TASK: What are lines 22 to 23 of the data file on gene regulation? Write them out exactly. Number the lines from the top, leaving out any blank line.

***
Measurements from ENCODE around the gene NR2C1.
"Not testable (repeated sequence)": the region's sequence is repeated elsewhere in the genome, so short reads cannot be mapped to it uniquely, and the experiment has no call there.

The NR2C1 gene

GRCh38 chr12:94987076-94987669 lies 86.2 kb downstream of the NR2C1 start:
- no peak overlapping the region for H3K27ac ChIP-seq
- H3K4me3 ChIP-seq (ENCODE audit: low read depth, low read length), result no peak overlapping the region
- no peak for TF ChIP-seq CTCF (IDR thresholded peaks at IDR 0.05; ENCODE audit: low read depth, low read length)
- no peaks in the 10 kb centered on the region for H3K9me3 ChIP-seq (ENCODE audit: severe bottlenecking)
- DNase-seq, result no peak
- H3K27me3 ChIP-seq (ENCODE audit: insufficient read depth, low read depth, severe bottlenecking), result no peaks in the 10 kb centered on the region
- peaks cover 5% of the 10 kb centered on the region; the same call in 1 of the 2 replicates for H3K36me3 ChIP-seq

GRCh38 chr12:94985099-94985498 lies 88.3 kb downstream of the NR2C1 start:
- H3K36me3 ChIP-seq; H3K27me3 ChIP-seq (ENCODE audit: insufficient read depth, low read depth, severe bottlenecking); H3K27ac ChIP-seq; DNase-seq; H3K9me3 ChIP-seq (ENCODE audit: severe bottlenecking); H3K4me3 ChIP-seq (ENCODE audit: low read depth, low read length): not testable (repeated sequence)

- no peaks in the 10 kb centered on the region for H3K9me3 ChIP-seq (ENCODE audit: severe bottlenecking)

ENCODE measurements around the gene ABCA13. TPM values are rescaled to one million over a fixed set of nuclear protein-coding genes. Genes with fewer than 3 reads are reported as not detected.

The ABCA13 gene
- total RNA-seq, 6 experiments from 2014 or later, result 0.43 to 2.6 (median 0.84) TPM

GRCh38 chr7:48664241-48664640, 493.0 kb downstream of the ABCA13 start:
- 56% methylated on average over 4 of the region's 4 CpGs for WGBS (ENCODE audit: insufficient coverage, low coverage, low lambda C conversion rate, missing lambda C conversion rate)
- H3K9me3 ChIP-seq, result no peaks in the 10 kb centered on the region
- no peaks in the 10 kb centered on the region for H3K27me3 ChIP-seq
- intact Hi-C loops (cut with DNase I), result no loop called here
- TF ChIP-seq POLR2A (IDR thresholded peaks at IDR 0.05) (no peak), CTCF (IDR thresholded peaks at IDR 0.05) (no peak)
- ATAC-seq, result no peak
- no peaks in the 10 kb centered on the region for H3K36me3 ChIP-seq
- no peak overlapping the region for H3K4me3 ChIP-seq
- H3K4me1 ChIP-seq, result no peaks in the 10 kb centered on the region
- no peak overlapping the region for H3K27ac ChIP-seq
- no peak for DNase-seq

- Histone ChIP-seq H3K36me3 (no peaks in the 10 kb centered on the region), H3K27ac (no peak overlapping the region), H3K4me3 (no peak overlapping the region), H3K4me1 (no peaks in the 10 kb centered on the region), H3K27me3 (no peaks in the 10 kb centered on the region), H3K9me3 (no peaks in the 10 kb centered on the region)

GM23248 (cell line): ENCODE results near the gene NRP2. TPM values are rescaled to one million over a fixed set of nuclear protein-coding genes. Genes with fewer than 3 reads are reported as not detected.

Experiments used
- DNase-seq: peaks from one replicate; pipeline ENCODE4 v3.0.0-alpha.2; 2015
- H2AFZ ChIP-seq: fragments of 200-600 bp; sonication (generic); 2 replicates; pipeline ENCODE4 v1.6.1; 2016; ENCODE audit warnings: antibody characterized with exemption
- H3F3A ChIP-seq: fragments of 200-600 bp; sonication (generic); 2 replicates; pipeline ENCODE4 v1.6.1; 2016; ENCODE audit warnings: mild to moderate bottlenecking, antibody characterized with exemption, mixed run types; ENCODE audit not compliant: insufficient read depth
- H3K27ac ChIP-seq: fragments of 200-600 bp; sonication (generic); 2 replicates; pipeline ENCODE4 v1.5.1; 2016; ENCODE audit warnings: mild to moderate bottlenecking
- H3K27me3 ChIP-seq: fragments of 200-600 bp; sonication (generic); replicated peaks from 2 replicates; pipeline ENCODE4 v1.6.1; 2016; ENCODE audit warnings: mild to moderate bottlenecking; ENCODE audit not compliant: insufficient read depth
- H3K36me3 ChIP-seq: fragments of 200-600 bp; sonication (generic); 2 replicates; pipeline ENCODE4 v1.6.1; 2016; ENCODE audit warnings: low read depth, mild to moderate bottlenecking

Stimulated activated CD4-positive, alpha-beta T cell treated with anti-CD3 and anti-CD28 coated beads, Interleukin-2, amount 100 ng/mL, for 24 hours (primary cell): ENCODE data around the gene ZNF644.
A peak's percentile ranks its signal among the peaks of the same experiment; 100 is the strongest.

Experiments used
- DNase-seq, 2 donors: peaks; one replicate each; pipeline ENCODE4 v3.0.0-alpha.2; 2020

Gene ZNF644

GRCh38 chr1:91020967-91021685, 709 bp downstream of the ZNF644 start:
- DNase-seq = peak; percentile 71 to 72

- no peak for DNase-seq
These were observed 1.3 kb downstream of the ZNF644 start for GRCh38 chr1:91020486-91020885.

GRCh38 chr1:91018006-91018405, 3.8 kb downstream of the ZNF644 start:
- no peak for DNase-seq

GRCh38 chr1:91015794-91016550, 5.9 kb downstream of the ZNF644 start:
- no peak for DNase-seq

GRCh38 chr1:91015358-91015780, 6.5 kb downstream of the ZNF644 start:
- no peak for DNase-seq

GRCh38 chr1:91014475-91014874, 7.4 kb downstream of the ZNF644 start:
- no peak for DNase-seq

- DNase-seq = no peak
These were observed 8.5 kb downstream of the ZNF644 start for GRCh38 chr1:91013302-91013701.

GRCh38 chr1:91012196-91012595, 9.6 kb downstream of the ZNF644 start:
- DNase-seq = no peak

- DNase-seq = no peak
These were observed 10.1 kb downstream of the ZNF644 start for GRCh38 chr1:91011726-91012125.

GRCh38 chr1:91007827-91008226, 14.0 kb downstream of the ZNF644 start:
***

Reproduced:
- intact Hi-C loops (cut with DNase I), result no loop called here
- TF ChIP-seq POLR2A (IDR thresholded peaks at IDR 0.05) (no peak), CTCF (IDR thresholded peaks at IDR 0.05) (no peak)